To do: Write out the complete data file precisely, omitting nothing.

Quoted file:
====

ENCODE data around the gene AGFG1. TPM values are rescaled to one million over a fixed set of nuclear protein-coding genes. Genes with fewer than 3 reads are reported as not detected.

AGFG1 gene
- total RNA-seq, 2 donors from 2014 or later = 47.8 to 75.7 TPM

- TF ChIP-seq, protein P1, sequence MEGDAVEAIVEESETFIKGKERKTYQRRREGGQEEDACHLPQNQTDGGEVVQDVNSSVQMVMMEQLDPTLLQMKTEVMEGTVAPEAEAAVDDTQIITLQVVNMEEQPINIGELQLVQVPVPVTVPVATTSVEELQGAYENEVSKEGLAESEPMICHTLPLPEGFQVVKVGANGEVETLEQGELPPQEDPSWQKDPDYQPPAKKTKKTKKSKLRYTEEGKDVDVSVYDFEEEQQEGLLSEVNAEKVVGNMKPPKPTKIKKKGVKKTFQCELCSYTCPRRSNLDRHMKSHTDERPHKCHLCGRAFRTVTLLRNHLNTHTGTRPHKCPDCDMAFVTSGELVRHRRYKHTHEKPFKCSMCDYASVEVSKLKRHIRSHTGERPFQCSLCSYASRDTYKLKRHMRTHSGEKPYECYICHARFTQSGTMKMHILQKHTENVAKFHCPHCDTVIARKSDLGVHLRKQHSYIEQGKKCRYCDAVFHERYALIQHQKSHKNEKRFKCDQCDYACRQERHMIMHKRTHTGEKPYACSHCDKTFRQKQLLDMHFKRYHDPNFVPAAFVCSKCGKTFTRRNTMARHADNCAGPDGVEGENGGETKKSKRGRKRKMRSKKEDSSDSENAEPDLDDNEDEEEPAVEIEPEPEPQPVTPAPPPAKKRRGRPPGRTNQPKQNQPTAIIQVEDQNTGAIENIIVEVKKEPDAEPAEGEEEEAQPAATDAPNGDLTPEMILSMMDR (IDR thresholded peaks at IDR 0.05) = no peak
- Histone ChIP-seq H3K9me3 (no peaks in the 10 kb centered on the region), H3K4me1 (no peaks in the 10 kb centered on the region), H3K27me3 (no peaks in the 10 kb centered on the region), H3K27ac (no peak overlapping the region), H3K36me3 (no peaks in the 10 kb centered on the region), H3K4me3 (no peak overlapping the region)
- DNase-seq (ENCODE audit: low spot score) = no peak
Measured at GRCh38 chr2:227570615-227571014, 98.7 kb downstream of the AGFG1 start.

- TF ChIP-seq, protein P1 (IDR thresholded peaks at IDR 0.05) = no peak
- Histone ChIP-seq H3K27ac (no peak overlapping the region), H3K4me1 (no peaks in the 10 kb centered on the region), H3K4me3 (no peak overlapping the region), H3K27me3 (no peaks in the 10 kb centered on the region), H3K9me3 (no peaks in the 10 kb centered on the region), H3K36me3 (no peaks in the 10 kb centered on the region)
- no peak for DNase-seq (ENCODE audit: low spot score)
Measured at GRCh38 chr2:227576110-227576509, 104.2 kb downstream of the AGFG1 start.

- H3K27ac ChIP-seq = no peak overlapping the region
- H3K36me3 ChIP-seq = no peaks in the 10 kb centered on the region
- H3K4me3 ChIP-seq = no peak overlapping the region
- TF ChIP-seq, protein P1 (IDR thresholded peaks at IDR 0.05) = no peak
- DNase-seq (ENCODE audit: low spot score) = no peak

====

ENCODE data around the gene AGFG1. TPM values are rescaled to one million over a fixed set of nuclear protein-coding genes. Genes with fewer than 3 reads are reported as not detected.

AGFG1 gene
- total RNA-seq, 2 donors from 2014 or later = 47.8 to 75.7 TPM

- TF ChIP-seq, protein P1, sequence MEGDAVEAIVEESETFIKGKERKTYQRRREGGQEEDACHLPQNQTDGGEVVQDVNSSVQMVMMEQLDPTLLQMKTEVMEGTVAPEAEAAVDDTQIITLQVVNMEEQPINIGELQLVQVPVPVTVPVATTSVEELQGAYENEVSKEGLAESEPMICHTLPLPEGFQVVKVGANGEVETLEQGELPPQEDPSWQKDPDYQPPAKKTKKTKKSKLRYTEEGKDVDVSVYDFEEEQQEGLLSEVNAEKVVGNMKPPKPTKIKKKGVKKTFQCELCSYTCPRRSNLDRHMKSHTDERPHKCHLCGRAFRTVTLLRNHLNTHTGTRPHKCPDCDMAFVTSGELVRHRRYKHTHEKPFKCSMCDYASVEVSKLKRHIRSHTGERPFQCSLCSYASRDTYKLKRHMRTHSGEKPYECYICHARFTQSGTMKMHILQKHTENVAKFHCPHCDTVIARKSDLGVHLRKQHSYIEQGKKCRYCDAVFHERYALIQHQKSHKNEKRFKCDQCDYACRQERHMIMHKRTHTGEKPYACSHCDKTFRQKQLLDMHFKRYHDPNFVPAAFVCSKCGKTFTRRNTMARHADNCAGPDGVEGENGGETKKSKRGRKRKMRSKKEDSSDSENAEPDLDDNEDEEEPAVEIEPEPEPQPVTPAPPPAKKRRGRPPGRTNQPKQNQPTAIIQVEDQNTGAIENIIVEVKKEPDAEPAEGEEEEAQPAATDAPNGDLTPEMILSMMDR (IDR thresholded peaks at IDR 0.05) = no peak
- Histone ChIP-seq H3K9me3 (no peaks in the 10 kb centered on the region), H3K4me1 (no peaks in the 10 kb centered on the region), H3K27me3 (no peaks in the 10 kb centered on the region), H3K27ac (no peak overlapping the region), H3K36me3 (no peaks in the 10 kb centered on the region), H3K4me3 (no peak overlapping the region)
- DNase-seq (ENCODE audit: low spot score) = no peak
Measured at GRCh38 chr2:227570615-227571014, 98.7 kb downstream of the AGFG1 start.

- TF ChIP-seq, protein P1 (IDR thresholded peaks at IDR 0.05) = no peak
- Histone ChIP-seq H3K27ac (no peak overlapping the region), H3K4me1 (no peaks in the 10 kb centered on the region), H3K4me3 (no peak overlapping the region), H3K27me3 (no peaks in the 10 kb centered on the region), H3K9me3 (no peaks in the 10 kb centered on the region), H3K36me3 (no peaks in the 10 kb centered on the region)
- no peak for DNase-seq (ENCODE audit: low spot score)
Measured at GRCh38 chr2:227576110-227576509, 104.2 kb downstream of the AGFG1 start.

- H3K27ac ChIP-seq = no peak overlapping the region
- H3K36me3 ChIP-seq = no peaks in the 10 kb centered on the region
- H3K4me3 ChIP-seq = no peak overlapping the region
- TF ChIP-seq, protein P1 (IDR thresholded peaks at IDR 0.05) = no peak
- DNase-seq (ENCODE audit: low spot score) = no peak